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By Brad Dokken / Forum News Service, Published August 18 2013

North Dakota bow season hits record number

GRAND FORKS – No immediate changes are on the horizon, but an increase in bow hunting participation and success could someday factor into deer management in North Dakota if the trend continues, a Game and Fish Department official says.

The Game and Fish Department announced last week that archery hunters last year shot an estimated 6,856 deer for a success rate of 35.4 percent – an all-time high. The department issued 19,940 resident archery licenses and 2,336 nonresident bow licenses last year, which is 245 more than the previous record in 2010, the department said.

The harvest included 6,440 whitetails and 416 mule deer; about 71 percent of the whitetail harvest and 96 percent of the mule deer take was adult bucks.

The archery report comes on the heels of this year’s deer gun lottery, in which some 44,000 deer hunters received the news they didn’t draw a gun season tag. Game and Fish this year offered 59,500 deer gun licenses – 5,800 fewer than last year and the lowest since 1983. By comparison, the department issued more than 145,000 licenses in 2004.

According to Randy Kreil, wildlife division chief for Game and Fish in Bismarck, the increase in archery hunters last fall wasn’t a surprise, given the downtrend in gun licenses. Most archery licenses can be purchased over the counter.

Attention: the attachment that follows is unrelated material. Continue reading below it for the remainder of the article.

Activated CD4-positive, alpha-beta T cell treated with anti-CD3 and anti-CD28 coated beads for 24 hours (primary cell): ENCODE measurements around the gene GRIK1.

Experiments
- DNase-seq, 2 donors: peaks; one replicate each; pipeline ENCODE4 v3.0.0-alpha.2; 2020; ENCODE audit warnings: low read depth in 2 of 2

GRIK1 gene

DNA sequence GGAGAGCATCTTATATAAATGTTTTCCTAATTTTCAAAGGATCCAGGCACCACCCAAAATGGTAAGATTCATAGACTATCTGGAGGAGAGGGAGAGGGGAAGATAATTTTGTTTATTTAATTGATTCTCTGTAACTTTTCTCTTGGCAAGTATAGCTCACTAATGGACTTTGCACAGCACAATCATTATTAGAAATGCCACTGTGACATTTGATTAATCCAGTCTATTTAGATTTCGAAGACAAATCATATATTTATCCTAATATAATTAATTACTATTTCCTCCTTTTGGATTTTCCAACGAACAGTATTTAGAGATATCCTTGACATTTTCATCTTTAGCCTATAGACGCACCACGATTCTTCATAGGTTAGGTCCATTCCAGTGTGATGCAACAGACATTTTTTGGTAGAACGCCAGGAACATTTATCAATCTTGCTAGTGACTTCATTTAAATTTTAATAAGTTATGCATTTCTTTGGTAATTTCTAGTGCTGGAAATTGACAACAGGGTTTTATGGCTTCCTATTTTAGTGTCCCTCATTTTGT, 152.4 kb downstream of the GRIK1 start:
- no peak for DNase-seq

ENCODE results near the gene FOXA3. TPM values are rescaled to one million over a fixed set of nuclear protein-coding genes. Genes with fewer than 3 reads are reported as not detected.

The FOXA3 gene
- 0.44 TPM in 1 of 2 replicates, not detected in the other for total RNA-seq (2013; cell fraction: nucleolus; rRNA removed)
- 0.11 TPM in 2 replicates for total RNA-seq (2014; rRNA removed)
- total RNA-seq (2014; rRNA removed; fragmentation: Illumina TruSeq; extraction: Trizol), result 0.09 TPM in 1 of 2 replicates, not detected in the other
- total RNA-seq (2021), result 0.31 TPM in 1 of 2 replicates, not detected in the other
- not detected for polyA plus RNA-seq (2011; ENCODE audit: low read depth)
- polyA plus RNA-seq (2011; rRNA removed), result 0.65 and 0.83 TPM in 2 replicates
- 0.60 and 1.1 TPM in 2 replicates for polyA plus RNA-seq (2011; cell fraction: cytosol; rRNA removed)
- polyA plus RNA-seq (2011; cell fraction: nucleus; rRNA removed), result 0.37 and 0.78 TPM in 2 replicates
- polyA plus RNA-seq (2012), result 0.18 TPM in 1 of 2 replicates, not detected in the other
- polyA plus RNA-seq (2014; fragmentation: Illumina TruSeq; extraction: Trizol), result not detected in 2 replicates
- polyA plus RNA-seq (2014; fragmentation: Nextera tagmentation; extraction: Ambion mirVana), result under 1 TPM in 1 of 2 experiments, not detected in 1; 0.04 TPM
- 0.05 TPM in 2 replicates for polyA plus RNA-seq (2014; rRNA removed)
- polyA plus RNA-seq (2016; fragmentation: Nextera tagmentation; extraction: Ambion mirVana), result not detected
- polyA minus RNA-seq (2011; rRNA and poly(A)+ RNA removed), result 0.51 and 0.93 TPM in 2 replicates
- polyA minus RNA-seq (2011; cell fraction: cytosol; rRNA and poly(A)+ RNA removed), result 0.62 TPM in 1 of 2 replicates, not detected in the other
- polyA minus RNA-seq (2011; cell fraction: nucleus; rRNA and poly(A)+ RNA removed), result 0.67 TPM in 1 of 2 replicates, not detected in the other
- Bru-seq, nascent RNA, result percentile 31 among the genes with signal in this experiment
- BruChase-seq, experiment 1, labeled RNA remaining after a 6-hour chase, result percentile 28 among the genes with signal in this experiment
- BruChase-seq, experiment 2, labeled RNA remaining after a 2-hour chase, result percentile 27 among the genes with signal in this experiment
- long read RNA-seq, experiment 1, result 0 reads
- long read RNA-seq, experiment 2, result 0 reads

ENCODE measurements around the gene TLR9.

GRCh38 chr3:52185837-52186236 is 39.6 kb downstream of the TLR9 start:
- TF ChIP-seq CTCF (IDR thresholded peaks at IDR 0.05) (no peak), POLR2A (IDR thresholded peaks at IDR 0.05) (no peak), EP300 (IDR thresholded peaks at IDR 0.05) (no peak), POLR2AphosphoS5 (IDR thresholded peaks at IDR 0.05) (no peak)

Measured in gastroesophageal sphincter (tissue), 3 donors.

“What was surprising to us was with the lowest deer numbers in 30 years, we had 35 percent success for archery,” he said.

Game and Fish attributes the drop in deer numbers to three consecutive severe winters from 2009 to 2011, several years of aggressive harvest and loss of habitat.

Unlike rifle and muzzleloader licenses, there’s no limit on the number of whitetail tags available to either resident or nonresident bow hunters. Nonresident “any deer” archery deer tags are set at 15 percent of the previous year’s deer gun licenses.

Kreil attributes the uptick in bow hunting success to improved archery equipment and baiting, which remains legal on private land in North Dakota.

Kreil, who was among the 44,000 hunters who didn’t draw a deer gun tag this year, said rifle hunters for years have expressed concern about the guaranteed opportunities for bow hunters.


Dokken writes for the Grand Forks Herald